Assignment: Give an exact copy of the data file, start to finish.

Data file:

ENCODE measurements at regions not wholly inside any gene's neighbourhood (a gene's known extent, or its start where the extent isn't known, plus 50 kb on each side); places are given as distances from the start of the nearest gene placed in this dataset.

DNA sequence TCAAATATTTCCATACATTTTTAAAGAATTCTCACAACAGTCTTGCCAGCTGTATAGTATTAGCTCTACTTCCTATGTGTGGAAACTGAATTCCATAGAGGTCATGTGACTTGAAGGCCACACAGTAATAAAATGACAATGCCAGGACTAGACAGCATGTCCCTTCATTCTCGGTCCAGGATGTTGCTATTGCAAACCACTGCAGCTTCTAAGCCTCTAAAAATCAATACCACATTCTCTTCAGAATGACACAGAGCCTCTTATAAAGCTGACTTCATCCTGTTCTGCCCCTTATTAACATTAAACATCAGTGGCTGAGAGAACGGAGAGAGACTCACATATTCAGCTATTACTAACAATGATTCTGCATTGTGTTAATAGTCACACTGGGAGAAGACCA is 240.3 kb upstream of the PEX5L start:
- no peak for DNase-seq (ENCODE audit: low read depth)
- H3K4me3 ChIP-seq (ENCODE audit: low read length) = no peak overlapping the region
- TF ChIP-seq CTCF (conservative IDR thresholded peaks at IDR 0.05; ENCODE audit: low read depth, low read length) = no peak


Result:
ENCODE measurements at regions not wholly inside any gene's neighbourhood (a gene's known extent, or its start where the extent isn't known, plus 50 kb on each side); places are given as distances from the start of the nearest gene placed in this dataset.

DNA sequence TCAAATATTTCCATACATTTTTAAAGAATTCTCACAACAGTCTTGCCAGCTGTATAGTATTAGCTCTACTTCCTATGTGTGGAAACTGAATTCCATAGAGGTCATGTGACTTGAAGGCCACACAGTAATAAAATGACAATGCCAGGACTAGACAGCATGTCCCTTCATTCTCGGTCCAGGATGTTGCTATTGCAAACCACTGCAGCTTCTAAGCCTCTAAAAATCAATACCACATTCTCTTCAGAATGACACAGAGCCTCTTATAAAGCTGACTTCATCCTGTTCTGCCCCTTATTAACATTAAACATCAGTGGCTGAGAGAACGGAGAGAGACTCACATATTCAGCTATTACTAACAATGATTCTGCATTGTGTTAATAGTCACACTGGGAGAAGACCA is 240.3 kb upstream of the PEX5L start:
- no peak for DNase-seq (ENCODE audit: low read depth)
- H3K4me3 ChIP-seq (ENCODE audit: low read length) = no peak overlapping the region
- TF ChIP-seq CTCF (conservative IDR thresholded peaks at IDR 0.05; ENCODE audit: low read depth, low read length) = no peak